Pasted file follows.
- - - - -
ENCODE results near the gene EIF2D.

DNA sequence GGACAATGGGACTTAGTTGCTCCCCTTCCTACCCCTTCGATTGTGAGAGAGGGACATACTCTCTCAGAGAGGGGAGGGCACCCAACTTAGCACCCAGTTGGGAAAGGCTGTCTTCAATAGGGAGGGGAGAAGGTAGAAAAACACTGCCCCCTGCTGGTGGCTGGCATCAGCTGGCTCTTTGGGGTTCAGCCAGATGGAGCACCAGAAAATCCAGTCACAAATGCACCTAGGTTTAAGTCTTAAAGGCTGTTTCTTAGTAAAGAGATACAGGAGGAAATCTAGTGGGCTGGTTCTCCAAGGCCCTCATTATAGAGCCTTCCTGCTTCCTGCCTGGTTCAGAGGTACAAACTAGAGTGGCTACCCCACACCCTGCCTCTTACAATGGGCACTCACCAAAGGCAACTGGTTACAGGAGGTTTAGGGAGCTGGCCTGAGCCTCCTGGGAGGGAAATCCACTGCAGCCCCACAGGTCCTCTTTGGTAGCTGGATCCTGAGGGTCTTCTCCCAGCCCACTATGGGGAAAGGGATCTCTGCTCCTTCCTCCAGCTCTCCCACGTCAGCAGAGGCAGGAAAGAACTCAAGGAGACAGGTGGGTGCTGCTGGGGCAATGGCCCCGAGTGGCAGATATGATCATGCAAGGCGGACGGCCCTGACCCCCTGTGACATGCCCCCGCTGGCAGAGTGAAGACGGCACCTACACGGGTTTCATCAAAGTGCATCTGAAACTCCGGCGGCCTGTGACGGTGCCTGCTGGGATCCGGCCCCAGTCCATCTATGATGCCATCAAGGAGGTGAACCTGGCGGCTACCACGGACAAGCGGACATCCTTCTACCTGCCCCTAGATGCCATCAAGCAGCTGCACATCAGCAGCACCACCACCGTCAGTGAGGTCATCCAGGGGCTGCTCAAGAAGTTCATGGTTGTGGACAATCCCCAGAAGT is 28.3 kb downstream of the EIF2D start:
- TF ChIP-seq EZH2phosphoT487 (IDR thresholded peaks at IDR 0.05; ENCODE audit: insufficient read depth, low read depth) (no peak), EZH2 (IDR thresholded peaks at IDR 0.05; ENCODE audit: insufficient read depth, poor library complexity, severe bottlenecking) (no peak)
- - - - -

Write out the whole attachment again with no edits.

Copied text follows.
ENCODE results near the gene EIF2D.

DNA sequence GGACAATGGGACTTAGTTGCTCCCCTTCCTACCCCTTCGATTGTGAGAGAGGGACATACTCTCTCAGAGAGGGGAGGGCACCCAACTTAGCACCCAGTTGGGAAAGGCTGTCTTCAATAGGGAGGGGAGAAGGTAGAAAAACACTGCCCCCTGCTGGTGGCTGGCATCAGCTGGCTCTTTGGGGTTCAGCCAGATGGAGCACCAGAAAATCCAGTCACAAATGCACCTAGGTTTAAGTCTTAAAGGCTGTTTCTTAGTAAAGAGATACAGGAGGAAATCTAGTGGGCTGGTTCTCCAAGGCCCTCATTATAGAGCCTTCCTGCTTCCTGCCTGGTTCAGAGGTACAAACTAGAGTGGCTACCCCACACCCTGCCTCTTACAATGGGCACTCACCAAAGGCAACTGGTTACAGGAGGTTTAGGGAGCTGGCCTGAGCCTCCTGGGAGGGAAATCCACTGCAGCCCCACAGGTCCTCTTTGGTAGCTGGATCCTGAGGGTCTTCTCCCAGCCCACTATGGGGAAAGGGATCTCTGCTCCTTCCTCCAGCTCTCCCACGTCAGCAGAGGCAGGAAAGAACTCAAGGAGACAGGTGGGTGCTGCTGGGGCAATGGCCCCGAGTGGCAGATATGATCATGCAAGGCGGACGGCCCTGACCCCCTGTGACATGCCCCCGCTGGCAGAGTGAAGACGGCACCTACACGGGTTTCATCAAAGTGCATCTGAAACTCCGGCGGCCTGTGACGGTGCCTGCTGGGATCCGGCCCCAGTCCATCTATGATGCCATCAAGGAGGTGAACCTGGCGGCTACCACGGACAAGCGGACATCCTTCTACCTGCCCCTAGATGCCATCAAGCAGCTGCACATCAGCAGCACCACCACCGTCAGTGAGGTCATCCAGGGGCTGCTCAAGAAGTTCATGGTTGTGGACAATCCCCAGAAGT is 28.3 kb downstream of the EIF2D start:
- TF ChIP-seq EZH2phosphoT487 (IDR thresholded peaks at IDR 0.05; ENCODE audit: insufficient read depth, low read depth) (no peak), EZH2 (IDR thresholded peaks at IDR 0.05; ENCODE audit: insufficient read depth, poor library complexity, severe bottlenecking) (no peak)